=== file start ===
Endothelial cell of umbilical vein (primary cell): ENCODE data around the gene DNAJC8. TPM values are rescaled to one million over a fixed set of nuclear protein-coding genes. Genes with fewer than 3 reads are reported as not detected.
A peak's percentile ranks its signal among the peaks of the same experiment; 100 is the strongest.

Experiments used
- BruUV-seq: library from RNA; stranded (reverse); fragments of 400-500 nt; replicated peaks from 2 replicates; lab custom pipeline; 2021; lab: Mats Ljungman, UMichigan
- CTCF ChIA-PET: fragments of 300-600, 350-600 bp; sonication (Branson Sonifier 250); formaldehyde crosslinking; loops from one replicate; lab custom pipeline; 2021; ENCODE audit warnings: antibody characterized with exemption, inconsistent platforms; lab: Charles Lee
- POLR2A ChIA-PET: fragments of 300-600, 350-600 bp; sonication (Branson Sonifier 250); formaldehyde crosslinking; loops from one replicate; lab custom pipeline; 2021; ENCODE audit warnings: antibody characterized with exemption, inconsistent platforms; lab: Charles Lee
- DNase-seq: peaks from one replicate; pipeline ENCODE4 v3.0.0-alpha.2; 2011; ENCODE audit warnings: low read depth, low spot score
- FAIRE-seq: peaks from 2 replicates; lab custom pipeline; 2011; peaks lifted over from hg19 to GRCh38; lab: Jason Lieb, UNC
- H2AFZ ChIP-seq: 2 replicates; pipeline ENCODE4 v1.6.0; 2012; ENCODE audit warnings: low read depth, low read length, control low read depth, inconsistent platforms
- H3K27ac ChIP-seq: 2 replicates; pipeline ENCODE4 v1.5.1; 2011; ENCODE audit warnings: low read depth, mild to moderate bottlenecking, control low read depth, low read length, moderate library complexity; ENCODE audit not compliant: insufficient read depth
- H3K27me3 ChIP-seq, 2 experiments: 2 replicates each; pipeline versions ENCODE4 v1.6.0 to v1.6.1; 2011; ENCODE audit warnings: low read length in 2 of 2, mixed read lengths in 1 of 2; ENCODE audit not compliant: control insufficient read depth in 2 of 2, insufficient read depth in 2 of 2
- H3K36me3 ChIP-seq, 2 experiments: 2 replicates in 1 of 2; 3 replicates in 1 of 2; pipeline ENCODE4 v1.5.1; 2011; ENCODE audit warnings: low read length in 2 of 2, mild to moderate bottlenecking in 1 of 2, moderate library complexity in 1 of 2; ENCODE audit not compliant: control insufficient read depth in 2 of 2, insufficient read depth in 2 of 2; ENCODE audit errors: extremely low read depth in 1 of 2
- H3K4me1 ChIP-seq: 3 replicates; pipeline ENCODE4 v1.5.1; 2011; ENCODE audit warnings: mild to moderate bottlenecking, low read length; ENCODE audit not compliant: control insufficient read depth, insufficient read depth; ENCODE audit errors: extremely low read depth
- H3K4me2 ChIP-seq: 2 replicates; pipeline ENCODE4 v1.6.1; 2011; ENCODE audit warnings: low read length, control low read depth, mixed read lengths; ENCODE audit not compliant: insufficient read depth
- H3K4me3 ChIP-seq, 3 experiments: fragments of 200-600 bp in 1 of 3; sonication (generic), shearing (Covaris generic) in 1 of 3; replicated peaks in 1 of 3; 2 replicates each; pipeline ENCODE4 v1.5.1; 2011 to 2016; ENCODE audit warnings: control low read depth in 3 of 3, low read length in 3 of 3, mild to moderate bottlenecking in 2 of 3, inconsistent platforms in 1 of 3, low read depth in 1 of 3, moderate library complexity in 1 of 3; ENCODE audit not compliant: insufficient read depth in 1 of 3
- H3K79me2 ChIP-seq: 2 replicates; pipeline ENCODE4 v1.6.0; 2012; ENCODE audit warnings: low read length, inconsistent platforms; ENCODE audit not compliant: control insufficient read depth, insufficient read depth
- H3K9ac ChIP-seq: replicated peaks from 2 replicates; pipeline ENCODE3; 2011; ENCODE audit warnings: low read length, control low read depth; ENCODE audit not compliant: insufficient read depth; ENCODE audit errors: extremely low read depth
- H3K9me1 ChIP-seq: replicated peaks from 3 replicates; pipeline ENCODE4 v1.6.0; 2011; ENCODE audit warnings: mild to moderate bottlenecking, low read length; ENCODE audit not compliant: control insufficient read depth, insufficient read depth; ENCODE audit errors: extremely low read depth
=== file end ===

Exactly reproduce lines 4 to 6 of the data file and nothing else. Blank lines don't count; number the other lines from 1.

- BruUV-seq: library from RNA; stranded (reverse); fragments of 400-500 nt; replicated peaks from 2 replicates; lab custom pipeline; 2021; lab: Mats Ljungman, UMichigan
- CTCF ChIA-PET: fragments of 300-600, 350-600 bp; sonication (Branson Sonifier 250); formaldehyde crosslinking; loops from one replicate; lab custom pipeline; 2021; ENCODE audit warnings: antibody characterized with exemption, inconsistent platforms; lab: Charles Lee
- POLR2A ChIA-PET: fragments of 300-600, 350-600 bp; sonication (Branson Sonifier 250); formaldehyde crosslinking; loops from one replicate; lab custom pipeline; 2021; ENCODE audit warnings: antibody characterized with exemption, inconsistent platforms; lab: Charles Lee